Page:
First Grade Intellectual Development

The brain of a first grader can be tough to predict. One minute, your little one has it all figured out, and the next, he's making no sense at all. As a parent, you may not know what to think. Luckily, we've got it broken down for you. Check out this slideshow to learn what first graders are like and what you can do with yours.

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They learn best through discovery.

Children are growing intellectually at this age, and they like figuring things out for themselves rather than being told. They enjoy the process of doing things and have little regard for the final product of their efforts.

What you should do: Provide fun, hands-on activities for your kid. Don’t just read a book; act it out. Don’t just explain how plants grow; plant a seed in the backyard.


They ask questions—lots of them!

Kids can drive their parents up the wall with one question after another. Why? Because kids have an insatiable appetite for new knowledge. Why? Because they want more than they can possibly handle, even knowledge. Why? They just do.

What you should do: Encourage your child’s curiosity. Compliment him by saying, “That’s a good question.” If you don’t know the answer, look it up and share it with him to show that adults are also curious.


Their logic is improving, but it’s still shaky.

First graders start making logical sense from time to time, but they still jump to wrong conclusions and link unrelated things. They may firmly believe something that is incorrect, and they won’t listen to evidence that proves them wrong.

What you should do: Do your best to make logical explanations, but don’t drive yourself crazy trying to convince your child to think a certain way. This stage is normal and temporary.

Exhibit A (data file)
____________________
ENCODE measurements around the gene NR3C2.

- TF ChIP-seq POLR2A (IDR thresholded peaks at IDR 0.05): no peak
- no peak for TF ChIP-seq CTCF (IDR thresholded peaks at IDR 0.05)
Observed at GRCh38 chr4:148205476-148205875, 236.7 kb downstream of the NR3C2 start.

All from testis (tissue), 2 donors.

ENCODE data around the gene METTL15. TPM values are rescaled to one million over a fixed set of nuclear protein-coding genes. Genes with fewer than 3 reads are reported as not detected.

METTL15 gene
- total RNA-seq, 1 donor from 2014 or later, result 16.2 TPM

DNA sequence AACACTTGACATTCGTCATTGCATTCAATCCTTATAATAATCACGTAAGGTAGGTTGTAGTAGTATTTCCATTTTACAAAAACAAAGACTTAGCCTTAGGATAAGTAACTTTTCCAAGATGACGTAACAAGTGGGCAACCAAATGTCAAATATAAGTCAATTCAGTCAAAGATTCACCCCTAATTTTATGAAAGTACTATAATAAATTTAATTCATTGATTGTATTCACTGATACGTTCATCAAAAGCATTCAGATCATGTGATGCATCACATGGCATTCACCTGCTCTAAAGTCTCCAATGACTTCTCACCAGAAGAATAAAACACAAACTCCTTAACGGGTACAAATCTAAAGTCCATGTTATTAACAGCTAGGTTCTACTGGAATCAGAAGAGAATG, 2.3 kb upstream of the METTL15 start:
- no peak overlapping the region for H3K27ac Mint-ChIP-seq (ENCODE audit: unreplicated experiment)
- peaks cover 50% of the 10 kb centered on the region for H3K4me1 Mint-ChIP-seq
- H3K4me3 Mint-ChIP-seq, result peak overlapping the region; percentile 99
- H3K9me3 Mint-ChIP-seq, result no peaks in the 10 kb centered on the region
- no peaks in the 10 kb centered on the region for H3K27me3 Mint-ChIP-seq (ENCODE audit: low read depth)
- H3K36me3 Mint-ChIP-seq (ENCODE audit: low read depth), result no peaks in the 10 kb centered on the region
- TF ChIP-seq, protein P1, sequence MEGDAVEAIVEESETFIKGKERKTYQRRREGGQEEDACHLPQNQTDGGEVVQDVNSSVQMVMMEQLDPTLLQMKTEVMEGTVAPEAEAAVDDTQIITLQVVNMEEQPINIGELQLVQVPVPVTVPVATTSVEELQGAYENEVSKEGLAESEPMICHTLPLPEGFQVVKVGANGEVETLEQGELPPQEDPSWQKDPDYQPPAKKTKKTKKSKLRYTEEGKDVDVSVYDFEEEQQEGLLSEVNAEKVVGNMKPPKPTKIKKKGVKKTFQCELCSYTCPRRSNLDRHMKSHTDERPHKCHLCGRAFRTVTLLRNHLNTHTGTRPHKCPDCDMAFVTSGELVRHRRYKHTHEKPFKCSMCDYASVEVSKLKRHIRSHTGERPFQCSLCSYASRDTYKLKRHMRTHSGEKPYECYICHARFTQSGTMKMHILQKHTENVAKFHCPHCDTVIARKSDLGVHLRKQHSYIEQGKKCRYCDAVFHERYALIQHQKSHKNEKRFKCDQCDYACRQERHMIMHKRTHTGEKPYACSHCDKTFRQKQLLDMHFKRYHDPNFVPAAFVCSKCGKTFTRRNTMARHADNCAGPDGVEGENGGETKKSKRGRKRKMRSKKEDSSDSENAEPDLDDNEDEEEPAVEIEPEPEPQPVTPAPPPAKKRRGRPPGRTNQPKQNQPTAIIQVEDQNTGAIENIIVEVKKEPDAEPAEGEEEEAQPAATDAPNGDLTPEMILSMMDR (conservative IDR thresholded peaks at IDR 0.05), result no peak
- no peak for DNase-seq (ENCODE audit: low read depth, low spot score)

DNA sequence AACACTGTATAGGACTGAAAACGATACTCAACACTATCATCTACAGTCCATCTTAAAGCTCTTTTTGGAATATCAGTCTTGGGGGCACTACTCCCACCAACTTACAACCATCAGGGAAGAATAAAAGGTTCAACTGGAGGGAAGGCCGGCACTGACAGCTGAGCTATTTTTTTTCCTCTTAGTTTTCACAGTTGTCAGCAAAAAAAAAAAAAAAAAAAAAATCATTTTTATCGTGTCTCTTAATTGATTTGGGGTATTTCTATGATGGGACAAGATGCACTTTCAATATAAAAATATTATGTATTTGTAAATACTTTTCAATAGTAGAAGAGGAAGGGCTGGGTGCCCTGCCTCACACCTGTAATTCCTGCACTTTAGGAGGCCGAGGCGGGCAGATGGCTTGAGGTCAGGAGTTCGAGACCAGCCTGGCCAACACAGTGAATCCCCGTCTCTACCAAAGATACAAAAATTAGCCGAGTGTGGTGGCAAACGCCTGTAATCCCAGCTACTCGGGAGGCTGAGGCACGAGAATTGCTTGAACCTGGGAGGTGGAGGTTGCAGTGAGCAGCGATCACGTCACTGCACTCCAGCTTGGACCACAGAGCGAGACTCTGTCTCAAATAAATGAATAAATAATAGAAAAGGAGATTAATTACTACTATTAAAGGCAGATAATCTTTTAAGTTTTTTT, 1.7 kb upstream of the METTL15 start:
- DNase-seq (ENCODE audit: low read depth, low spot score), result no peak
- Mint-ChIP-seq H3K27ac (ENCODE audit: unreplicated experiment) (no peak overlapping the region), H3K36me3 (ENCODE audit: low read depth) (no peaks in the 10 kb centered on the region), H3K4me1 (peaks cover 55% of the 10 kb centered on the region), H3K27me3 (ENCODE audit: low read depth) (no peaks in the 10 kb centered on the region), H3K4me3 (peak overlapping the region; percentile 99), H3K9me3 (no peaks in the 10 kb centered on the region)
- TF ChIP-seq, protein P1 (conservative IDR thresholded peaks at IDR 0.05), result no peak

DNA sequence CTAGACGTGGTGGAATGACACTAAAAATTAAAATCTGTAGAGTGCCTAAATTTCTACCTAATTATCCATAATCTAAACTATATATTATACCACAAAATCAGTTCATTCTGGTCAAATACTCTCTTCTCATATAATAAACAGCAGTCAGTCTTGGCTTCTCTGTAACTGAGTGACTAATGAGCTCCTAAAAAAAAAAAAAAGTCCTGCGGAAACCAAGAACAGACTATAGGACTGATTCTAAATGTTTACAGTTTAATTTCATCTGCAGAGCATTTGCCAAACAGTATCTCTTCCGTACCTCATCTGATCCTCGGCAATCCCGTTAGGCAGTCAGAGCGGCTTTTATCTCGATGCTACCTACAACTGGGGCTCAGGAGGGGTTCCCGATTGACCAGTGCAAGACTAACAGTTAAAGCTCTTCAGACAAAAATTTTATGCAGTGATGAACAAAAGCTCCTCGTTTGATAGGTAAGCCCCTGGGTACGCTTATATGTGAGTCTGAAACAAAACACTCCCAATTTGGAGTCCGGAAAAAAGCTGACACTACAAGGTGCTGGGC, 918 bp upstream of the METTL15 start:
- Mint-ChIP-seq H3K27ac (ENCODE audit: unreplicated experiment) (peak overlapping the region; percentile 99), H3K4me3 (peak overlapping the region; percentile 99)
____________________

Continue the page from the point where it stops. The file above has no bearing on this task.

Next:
They can’t make choices. They want everything!

Chocolate or vanilla? Red shirt or yellow shirt? Play outside or read a book? Even adults can be indecisive, so you can imagine what a first grader is like. It can be almost impossible for a child this age to make a simple choice, even between options that are complete opposites.

What you should do: Don’t offer lots of choices all the time, but provide occasional opportunities for your child to make decisions.

They love retelling stories or experiences in great detail.

Good luck getting a brief summary of your kid’s field trip or her favorite book. First graders have an eye for details, but they aren’t yet able to summarize a story or take away the most important points.

What you should do: Be a good listener. Don’t interrupt and ask him to wrap it up. Kids learn by talking.


They are aware of sexual differences.

First grade usually marks the time when children notice and become interested in the differences between male and female bodies. They may also become interested in how babies are born.

What you should do: If your child wants to know why bodies look the way they do, calmly give simple, honest answers.

They have unusual preferences in food.

Can you remember hating certain foods as a kid that you now eat on a regular basis? Did you love making some odd mishmash of ingredients when you were around their age? Every child has a few food quirks.

What you should do: Do your best to provide healthy meals, but if your kid refuses to eat broccoli or a tomato, don’t push it. Pick your battles.


They begin to have an organized, visual memory.

The mind of a first grader is extremely visual. They organize physical materials to help remember them. They recognize words by sight and they read “word by word.”

What you should do: Use pictures and actions to help explain verbal material. For example, it’s tough to explain volcanoes, so go online and show pictures. Continually help your kid with reading and writing skills.

They have trouble concentrating in school.

The first grade classroom can be a noisy place. Kids are constantly bothering other kids. If adults can’t focus in this environment, you can imagine how tough it is for children.

What you should do: Keep in touch with your child’s teacher to be aware of his classroom behavior. Enforce the same rules at home that your child has at school. This helps your child understand appropriate behavior and become comfortable with the expectations of adults.


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